both the journals that accepted his results.
Schon, who by then was still only 32, said: "I
have to admit that I made various mistakes in my scientific
work, which I deeply regret." Nature also reported
him as adding in a statement, "I truly believe
that the reported scientific effects are real, exciting
and worth working for." He would say no more.
alien corpse at Roswell
The search for extraterrestrial intelligence is real,
though we haven't found them and (probably) they haven't
found us. But the fixation with UFOs and alien abductors
reached new heights with the television screening of
what is claimed to be a film of an autopsy on an alien
who died when a flying saucer crashed in 1947 in Roswell,
In 1995, the US Committee for the Scientific Investigation
of Claims of the Paranormal challenged almost everything
- the age of the film, the photographer's military status,
the injuries to the alien and the way close-ups of alien
organs went out of focus - about the black and white
sequence. "The film has all the earmarks of an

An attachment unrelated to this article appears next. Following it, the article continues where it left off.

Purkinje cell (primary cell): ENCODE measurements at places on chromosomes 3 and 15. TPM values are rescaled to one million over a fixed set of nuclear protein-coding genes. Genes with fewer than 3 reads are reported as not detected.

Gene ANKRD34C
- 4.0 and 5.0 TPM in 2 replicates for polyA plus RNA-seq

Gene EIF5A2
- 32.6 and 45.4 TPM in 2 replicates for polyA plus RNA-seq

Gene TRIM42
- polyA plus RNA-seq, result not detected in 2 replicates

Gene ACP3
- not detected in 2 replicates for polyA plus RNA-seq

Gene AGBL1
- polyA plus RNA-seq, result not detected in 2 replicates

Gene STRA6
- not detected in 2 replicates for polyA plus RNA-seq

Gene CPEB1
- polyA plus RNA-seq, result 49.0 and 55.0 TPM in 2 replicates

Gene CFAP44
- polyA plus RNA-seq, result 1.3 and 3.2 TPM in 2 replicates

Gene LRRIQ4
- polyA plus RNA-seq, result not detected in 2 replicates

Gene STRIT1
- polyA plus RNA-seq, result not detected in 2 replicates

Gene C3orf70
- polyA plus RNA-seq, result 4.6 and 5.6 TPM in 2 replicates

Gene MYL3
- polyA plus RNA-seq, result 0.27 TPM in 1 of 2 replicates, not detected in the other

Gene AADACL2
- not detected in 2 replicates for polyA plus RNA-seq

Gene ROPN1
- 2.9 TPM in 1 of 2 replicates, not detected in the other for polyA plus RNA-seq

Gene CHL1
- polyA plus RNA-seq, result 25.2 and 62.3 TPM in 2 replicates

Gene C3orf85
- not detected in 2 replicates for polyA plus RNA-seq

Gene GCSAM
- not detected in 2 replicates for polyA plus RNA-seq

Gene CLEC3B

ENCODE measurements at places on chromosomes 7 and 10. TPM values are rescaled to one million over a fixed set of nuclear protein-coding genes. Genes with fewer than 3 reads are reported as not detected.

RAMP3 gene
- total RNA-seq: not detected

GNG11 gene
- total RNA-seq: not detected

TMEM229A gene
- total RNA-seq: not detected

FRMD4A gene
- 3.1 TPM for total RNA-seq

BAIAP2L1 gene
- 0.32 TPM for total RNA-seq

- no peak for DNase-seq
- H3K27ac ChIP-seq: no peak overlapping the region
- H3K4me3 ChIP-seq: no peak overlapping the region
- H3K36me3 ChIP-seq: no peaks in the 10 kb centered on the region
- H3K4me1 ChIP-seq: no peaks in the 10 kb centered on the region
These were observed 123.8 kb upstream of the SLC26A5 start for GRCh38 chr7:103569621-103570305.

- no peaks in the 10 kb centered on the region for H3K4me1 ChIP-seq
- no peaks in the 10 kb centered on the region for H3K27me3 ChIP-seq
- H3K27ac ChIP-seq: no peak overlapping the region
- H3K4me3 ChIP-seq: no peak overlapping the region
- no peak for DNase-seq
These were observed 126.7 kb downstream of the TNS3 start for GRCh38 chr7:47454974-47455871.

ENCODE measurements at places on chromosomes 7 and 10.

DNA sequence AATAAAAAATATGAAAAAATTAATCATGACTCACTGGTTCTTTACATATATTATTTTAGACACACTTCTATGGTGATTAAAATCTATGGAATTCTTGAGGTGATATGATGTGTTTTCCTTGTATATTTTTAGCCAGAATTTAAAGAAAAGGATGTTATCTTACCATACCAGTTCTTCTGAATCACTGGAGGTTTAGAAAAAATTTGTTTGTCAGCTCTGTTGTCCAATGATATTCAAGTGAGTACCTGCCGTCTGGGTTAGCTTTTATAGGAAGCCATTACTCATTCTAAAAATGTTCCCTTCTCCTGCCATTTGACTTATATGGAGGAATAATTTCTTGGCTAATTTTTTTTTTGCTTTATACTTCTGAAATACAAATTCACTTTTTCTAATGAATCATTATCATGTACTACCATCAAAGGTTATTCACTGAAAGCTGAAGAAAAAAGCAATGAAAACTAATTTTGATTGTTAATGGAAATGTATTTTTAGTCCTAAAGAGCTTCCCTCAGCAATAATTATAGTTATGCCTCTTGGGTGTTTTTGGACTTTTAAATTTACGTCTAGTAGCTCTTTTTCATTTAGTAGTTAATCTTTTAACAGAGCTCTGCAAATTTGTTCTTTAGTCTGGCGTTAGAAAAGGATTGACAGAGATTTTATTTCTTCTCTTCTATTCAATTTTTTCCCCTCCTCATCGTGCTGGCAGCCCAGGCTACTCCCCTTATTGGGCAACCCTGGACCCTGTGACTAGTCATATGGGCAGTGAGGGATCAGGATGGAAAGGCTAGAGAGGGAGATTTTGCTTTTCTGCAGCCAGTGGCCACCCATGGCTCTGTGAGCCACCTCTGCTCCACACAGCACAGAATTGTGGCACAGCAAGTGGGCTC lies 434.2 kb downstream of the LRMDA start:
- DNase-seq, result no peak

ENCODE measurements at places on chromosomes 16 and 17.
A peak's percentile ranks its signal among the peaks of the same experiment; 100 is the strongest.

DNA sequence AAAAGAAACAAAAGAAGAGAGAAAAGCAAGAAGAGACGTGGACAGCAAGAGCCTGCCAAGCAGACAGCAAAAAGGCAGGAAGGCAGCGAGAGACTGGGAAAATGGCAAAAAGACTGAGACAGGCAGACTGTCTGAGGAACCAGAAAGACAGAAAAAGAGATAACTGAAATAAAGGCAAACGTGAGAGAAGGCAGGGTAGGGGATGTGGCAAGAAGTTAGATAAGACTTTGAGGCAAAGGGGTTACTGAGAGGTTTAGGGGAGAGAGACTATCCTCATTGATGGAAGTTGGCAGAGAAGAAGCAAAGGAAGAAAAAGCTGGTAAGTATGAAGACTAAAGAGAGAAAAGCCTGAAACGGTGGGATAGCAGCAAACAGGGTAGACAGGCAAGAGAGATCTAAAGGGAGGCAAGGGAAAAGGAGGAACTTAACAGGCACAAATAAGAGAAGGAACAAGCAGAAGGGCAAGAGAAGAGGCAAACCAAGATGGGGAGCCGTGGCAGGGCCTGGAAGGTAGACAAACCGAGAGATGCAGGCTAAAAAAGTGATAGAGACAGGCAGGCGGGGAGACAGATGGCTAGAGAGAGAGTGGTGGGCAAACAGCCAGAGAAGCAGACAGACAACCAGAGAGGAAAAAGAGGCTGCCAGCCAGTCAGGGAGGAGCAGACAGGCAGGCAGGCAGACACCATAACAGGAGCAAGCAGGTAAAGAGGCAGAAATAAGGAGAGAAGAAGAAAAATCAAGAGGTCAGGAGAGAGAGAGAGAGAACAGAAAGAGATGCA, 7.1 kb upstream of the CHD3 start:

obvious hoax," said an investigator.
signature of God
In 1726, Johann Beringer of Wurzburg published details
of fossils found outside the Bavarian town. These included
lizards in their skin, birds with beaks and eyes, spiders
with their webs, and frogs copulating.
Other stones bore the Hebrew letters YHVH, for Jehovah,
or God. He believed them to be natural products of the
"plastic power" of the inorganic world, and
said so in a book.
Alas, they had been planted fraudulently by spiteful
colleagues. The legend is that Beringer impoverished
himself trying to buy back all copies of his book, and
the finds became known as lugensteine, or "lying
Cars that run on water, and fusion machines that generate
more energy than they use are staples of inventors'
fantasy. They pop up all the time.
Charles Redheffer raised large sums of money in Philadelphia
with a perpetual motion machine and then took it to
New York in 1813, where hundreds paid a dollar each
to see it.
It did, indeed, seem to keep itself turning. In the
end, skeptics removed some wooden strips to find a cat-gut